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24 Cutest Mixed-Breed Dogs You’ll Want to Bring Home

When peanut butter collided with chocolate, it was a good thing. The same is true for these mixed-breed dogs, all of which offer a combo of cuteness and charm.

Goldendoodle and Golden Retriever sitting watch in front of their house.
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Why you’ll love a mixed breed

No matter what you call them—mixed breeds, mutts, crossbreeds, or mongrels—dogs with two or more breeds in their genetic makeup are undeniably adorable. Sometimes the dominant genes are easy to spot, like the distinguished beard of a schnauzer or the long body of a dachshund. Other times, you need a dog DNA kit to learn the breeds in your dog’s family tree. The mystery and unpredictability are part of the joy of owning mixed-breed dogs.

Though the intent of a knowledgeable and reputable breeder is to combine the most sought-after qualities (size, color, coat, temperament, and health) of each breed, the results are still mostly unpredictable. Even puppies in the same litter can look different. As far as health concerns go, crossbreeding is one of the reasons dog mixes are among the healthiest dog breeds. Research shows that mixed-breed dogs are less likely than purebreds to develop recessive disorders that can lead to common health problems, though they still could pass on the genes to their offspring. The smartest move for prospective pet parents: Research breeders, read reviews, and ask for references before purchasing mixed-breed dogs. (Or adopt a cute mutt from the local shelter if its temperament seems to suit your lifestyle.)

To help you in your puppy-picking quest, we’ve rounded up dozens of the best mixed-breed dogs worthy of your love. You’ll have a relatively easy time guessing their parent breeds because these sweet pup tarts are created from two purebred parents—they’re what’s known as “designer breeds.” Whether you’re searching for the smartest dog breeds, the most affectionate dog breeds, or the cutest dog breeds, these mixed-breed dogs will surely steal your heart.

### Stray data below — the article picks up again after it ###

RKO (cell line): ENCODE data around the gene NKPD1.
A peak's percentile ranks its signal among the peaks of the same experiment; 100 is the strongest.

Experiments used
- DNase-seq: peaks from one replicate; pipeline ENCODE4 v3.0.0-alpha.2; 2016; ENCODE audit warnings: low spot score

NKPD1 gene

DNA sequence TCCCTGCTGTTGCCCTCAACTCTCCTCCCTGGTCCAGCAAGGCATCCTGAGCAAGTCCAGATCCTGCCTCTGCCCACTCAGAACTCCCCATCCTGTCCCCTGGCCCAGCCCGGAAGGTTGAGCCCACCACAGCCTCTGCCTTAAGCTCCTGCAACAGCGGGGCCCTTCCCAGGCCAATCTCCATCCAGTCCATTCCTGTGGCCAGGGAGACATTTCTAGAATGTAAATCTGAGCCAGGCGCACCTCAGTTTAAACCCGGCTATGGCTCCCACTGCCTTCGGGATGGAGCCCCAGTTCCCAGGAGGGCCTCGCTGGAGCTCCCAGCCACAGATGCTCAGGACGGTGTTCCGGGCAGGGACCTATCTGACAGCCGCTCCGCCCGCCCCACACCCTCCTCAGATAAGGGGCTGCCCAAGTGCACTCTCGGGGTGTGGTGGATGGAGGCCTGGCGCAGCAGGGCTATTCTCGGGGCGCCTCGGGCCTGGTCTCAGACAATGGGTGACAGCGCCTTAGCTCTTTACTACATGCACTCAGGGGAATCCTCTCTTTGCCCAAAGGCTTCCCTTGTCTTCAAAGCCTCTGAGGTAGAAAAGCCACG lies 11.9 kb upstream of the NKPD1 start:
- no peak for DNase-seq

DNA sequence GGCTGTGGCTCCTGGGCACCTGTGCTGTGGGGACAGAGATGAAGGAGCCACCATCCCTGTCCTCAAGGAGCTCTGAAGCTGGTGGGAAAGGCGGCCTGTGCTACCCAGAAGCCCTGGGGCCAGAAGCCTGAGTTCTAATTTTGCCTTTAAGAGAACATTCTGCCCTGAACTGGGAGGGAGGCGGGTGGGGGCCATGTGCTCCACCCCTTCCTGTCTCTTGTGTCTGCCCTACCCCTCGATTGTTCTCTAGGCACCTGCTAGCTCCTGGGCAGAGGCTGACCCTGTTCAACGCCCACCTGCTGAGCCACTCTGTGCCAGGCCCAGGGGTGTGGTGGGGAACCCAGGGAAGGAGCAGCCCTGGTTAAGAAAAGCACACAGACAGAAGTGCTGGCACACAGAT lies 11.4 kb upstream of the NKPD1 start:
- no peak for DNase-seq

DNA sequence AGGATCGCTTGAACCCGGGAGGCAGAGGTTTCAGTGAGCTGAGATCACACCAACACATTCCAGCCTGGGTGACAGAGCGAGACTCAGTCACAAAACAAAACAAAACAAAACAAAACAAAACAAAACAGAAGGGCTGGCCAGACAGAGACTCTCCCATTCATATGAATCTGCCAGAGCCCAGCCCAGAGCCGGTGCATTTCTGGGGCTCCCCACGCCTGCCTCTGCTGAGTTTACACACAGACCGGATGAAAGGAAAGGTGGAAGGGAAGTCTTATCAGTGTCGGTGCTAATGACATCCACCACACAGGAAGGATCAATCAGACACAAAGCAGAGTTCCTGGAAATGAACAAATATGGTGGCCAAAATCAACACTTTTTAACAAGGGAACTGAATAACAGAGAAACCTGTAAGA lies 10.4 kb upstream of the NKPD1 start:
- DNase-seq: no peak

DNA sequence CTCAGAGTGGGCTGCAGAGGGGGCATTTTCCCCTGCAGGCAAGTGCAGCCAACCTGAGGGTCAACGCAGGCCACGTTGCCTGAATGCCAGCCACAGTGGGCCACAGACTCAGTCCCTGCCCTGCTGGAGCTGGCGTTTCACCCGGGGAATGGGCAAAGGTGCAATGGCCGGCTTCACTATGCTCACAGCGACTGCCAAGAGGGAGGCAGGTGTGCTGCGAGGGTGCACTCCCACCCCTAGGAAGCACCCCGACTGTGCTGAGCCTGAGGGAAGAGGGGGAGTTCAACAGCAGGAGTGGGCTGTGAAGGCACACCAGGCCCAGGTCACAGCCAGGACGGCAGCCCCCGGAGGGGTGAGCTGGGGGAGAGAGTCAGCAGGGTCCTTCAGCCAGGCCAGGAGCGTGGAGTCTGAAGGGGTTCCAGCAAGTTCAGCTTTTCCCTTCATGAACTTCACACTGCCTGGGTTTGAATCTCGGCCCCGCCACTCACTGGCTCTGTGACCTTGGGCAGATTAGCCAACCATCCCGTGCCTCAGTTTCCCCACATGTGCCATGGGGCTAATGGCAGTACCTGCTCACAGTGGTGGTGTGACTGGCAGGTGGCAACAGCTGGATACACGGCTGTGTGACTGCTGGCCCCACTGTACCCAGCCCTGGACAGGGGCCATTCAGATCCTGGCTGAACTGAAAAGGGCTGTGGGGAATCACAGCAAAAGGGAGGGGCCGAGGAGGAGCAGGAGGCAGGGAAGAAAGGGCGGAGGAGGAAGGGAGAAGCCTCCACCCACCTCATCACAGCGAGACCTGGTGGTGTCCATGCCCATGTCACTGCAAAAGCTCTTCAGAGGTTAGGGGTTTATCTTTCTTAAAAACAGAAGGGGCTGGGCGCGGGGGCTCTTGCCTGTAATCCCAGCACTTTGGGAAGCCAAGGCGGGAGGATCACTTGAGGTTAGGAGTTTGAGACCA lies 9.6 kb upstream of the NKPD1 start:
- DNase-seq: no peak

Portrait of poochon puppy with tail up
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Also known as the Bichpoo, this cute and fluffy designer breed is part miniature or toy poodle, part bichon frise. The breeds share some commonalities: Both are French dog breeds with roots in water hunting, are extremely playful and affectionate, and are all-around happy-go-lucky pups. When the parents of a mixed-breed dog are similar—like toy poodles and bichons—you’ll likely get a smooth blend of both breeds instead of a pup with a strong trait toward one breed or the other. But you might notice differences between Poochons of different litters, particularly when it comes to their weight. If a bichon is mixed with a toy poodle, which weighs about six pounds, the Poochon will likely be on the smaller size. Miniature poodles weigh twice as much, so when they’re bred with bichons, the resulting Poochon will be larger.

A Porkie, Yorkie and Pomeranian mix, in the grass
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This toy dog breed‘s nickname is a big of misnomer—there’s nothing porky about these spunky pups. In fact, the Porkie is pint sized, weighing in at just seven pounds when fully grown. It’s easy to spot the parent breeds in these small mixed-breed dogs: You’ll notice the Yorkshire terrier in the Porkie’s tricolor coat and the fluffy beard. The Pomeranian genes are seen in the fuller, stockier, rounded body. Both breeds are extroverts and have lively and spirited personalities. This mutt fits perfectly in a doggy tote and relishes a day on the town, getting showered with attention and giving it back in mini-sized kisses.